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A Non-Mathematical Digression

The idea that philosophy is primarily and inherently linked with mathematics may be a stumbling block for some readers.  Geometry, itself, may not seem too daunting to such individuals -- after all, significant portions of this particular branch of mathematics are quite graphic and may even be considered as aesthetically pleasing.  On the other hand, the mere mention of long division or the appearance on the page of an equation involving strange symbols, may cause consternation and/or heart palpitations in anyone who has ever become self-convinced or been diagnosed as suffering from math anxiety. -- a disease now running rampant in classrooms being taught by reality-challenged mathematicians.             

Calvin and Hobbes by Bill Watterson might have put this into the best perspective when Calvin informed Hobbes:  “You know, I don’t think math is a science.  It think it’s a religion.”  “A religion,” Hobbes replied, scratching his ear.  “Yeah” Calvin quickly replies.  “All these equations are like miracles.  You take two numbers and when you add them, they magically become one new number!  No one can say how it happens.  You either believe it or you don’t.  This whole book is full of things that have to be accepted on faith!  It’s a religion!”  In his typical style, Hobbes notes, “And in the public schools no less.  Call a lawyer.”  Calvin then puts it all in perspective.  “As a math atheist, I should be excused from this.”           

Despite Calvin and Hobbes’ profound understanding and at the same time, twisted justification for being “excused from this”, basic arithmetic skills are in fact necessary in life -- if only to receive the correct amount of change (and like other puns occasionally appearing herein, this one was intentional).  Accordingly, and with full apologies to Calvin and others of his opinion, arithmetic will be considered herein to be essential in studying philosophy.  This view, one might hasten to add, is not just an advocacy based on this treatise which happens to include numbers, but rather an opinion which is steeped in ancient spiritual traditions, myths and esoteric philosophies.  

For example, the secrets of ancient mysteries, spiritual initiations, and other lofty ideals have traditionally required of the initiate the possession of three primary skills:  Magic, Alchemy, and Astrology.  In this light, we can think of Magic as the art of manifesting desired responses from other intelligences, Alchemy being the transmutation of physical reality, and Astrology encompassing an understanding of external influences upon human beings.  In the past, practitioners have tended to specialize in one area or another (which may be unfortunate inasmuch as all three are required).  In modern times, however -- even when we have greater access to resources -- none of these disciplines are particularly in vogue with mainstream science and technology (at least, not overtly).  This is in spite of the fact that these three disciplines are often demonstrated in everything from staring at someone’s back until they sense your staring and turn to face you (Magic), to the reality of artificially induced low temperature and/or naturally occurring biological transmutation of elements or isotopes (Alchemy), to accomplished practitioners of Astrology becoming ever more credible based on the results of open-minded scientific research.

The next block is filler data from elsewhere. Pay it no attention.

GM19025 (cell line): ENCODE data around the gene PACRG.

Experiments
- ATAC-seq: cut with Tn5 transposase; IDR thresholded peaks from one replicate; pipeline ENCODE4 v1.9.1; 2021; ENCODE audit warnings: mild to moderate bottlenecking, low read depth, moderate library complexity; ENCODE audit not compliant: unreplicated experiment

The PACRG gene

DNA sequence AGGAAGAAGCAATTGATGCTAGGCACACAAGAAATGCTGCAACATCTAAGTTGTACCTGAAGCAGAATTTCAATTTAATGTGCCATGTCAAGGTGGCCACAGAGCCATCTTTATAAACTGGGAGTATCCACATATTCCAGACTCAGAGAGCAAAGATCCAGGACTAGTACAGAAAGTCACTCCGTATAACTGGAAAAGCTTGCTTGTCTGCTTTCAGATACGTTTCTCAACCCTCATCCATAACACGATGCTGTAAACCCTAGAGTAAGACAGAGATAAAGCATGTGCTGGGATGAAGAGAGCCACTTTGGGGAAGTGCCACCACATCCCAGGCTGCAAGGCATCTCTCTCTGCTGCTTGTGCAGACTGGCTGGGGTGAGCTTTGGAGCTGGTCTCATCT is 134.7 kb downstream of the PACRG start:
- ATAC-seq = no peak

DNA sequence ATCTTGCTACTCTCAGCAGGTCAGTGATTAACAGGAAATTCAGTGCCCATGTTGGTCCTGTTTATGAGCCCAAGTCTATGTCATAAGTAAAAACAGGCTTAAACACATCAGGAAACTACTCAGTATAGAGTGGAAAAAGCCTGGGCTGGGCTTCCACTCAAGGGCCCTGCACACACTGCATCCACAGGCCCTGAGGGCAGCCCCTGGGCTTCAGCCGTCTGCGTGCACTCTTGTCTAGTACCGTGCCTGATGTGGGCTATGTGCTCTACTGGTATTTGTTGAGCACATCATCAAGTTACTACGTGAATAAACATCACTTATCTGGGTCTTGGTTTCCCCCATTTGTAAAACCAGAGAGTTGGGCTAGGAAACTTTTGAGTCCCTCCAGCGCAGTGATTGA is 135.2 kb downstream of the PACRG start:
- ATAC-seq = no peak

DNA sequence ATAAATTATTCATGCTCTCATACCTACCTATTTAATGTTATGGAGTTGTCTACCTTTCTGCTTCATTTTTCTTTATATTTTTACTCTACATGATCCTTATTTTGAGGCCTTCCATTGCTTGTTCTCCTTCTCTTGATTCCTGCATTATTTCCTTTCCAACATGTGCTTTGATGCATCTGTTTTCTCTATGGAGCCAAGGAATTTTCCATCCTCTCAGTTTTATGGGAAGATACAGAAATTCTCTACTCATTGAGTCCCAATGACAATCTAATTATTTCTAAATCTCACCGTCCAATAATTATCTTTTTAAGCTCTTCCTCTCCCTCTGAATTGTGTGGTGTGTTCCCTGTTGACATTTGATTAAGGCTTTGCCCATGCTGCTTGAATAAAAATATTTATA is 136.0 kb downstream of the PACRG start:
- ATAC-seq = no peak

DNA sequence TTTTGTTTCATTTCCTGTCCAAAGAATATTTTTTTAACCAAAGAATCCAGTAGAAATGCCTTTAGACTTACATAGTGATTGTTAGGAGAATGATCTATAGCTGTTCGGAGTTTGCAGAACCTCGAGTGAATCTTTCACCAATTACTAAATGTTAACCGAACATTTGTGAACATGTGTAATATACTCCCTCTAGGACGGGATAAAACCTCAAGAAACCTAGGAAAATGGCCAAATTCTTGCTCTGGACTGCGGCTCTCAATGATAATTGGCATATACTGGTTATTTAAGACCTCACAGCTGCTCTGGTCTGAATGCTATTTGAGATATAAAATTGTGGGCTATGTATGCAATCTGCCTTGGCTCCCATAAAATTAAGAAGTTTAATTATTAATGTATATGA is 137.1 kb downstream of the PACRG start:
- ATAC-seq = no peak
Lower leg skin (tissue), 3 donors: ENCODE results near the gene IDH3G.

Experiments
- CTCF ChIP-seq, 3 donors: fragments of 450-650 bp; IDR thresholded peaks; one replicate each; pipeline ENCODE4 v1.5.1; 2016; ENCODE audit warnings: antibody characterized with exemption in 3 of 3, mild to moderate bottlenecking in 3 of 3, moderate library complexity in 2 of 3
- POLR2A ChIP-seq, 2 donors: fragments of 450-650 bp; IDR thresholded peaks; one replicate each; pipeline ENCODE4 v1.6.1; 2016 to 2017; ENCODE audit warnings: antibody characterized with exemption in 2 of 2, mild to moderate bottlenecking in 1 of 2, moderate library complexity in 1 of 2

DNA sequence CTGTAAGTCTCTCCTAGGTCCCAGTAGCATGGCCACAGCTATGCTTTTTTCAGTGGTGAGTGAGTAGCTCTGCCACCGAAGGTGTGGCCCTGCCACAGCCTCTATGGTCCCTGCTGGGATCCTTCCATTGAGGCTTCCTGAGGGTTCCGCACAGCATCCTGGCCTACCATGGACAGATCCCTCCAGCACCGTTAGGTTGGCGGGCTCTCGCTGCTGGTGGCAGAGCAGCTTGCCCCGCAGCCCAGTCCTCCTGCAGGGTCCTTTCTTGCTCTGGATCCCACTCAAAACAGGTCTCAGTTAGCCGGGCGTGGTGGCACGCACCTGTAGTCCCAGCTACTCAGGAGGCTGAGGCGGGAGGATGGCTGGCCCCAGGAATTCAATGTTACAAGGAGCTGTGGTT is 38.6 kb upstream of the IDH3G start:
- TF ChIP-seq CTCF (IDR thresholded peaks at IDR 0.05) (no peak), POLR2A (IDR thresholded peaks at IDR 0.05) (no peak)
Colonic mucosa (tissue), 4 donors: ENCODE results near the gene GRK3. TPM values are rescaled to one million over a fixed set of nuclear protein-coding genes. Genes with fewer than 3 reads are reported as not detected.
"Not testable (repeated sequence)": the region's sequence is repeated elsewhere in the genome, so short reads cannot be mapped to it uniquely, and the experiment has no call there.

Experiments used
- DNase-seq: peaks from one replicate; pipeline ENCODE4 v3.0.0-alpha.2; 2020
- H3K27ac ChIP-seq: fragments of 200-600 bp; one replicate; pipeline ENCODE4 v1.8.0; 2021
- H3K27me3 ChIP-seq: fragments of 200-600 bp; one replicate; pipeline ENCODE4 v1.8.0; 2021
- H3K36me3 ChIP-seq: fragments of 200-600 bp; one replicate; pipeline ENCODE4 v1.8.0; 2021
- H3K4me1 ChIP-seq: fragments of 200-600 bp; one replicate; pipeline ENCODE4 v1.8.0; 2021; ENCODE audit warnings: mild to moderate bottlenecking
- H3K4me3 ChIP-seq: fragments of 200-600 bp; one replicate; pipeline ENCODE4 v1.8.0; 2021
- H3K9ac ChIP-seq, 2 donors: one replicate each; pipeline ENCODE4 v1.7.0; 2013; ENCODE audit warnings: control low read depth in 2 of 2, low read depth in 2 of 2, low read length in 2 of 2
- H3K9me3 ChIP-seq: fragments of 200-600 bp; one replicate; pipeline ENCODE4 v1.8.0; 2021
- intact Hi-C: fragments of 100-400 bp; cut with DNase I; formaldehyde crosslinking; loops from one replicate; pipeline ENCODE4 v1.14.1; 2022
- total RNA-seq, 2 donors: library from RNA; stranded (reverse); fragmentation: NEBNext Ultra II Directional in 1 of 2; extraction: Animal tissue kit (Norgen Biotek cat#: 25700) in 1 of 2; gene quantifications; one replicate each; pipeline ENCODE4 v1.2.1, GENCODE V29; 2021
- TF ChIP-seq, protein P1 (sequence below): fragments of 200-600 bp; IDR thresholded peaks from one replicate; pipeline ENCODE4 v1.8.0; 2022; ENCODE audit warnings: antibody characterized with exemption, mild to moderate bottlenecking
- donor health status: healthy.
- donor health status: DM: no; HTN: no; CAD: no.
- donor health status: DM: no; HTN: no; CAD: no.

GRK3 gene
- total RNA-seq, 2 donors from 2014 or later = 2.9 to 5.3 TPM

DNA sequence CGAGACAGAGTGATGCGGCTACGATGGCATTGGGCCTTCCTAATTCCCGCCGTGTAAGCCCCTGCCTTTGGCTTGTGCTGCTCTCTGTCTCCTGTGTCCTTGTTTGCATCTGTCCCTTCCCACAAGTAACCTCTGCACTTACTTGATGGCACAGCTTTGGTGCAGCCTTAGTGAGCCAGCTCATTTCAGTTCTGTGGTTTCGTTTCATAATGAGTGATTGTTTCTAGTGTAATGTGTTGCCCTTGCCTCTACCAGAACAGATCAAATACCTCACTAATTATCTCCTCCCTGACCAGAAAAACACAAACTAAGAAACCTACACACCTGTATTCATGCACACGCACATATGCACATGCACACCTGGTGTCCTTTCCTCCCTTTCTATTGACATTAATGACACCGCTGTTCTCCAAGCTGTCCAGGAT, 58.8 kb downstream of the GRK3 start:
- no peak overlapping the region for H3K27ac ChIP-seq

The reason we mention these traditions at this juncture in the narrative is that within the three primary disciplines of Magic, Alchemy, and Astrology, there are also included what is termed “The Seven Liberal Arts”.  These arts are considered to be the spiritual warrior’s essential tools in their quest for self-development.  The “Big Seven” Liberal Arts include:  Grammar, Rhetoric, Logic, Arithmetic, Geometry, Music, and Astronomy.             

Grammar, in this case refers to a true initiate being deliberate in speech such that Right Thought, converted into Right Speech, leads to Right Action.  Meanwhile, Rhetoric is a far cry from the political bastardization of the word, and relates more to expressing the good, the truth, and the beautiful.  This may include utilizing the vehicles of prose, illustrations (graphic and otherwise), and eloquence designed to inspire -- and all hopefully with no binding attachment to a particular point of view (as we said: it has nothing to do with politics).  Rhetoric may also include debate or “interactive communications” which promote the expression of the good, the truth, and the beautiful.  The third tier, Logic, involves a chain of reasoning, proof, thinking, or conclusions; as well as scientifically investigating the principles governing correct or reliable inferences.  Importantly, logic is only valid when it is based on true Assumptions -- i.e. faulty (and typically unstated) assumptions should not be used to derive an untruth or flawed conclusion.